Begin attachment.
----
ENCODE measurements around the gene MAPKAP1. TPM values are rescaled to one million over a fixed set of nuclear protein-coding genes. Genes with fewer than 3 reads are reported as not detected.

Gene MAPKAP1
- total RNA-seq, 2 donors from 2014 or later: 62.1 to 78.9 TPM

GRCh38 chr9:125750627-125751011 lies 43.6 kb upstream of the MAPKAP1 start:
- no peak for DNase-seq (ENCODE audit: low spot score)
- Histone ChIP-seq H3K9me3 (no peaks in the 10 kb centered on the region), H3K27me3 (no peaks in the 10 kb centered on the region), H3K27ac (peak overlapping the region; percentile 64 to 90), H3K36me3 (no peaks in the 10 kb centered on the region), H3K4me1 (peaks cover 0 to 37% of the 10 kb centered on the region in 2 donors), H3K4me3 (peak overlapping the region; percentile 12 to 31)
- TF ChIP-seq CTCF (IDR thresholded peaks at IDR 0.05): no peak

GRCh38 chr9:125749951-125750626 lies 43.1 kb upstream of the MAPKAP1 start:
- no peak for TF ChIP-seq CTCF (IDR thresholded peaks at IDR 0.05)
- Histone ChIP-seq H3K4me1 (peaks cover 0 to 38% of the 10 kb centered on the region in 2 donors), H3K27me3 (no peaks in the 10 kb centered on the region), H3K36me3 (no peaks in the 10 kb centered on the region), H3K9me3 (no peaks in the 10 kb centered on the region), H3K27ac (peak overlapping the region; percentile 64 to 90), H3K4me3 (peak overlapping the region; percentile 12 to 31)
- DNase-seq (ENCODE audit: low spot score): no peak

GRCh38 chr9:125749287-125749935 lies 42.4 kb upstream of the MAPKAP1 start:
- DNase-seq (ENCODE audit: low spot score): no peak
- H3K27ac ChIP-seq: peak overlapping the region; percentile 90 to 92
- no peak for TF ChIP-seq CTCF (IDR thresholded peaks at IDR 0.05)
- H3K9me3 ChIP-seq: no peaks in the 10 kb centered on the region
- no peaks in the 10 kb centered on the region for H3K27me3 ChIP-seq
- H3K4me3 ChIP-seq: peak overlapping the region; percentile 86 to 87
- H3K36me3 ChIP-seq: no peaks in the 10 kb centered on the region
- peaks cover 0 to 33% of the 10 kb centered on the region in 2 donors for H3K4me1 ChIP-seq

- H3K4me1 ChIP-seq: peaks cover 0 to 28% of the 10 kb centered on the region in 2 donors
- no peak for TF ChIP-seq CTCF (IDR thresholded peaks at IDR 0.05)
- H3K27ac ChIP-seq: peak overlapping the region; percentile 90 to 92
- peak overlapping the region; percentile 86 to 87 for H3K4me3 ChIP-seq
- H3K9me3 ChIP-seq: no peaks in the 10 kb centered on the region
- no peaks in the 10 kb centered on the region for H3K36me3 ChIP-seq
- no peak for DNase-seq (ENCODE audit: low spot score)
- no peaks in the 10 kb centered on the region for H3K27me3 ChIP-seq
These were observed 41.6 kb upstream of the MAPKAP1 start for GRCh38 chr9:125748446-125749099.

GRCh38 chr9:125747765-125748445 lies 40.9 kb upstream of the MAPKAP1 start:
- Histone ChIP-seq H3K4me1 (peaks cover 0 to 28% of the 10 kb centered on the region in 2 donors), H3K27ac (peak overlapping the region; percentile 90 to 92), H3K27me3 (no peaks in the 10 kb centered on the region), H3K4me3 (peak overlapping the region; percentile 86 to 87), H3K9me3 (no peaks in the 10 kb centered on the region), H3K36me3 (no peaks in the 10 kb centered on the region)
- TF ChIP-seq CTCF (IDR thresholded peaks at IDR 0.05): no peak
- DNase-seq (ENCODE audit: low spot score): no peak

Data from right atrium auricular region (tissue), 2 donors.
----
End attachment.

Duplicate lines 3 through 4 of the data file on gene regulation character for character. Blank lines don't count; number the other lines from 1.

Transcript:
- total RNA-seq, 2 donors from 2014 or later: 62.1 to 78.9 TPM

GRCh38 chr9:125750627-125751011 lies 43.6 kb upstream of the MAPKAP1 start: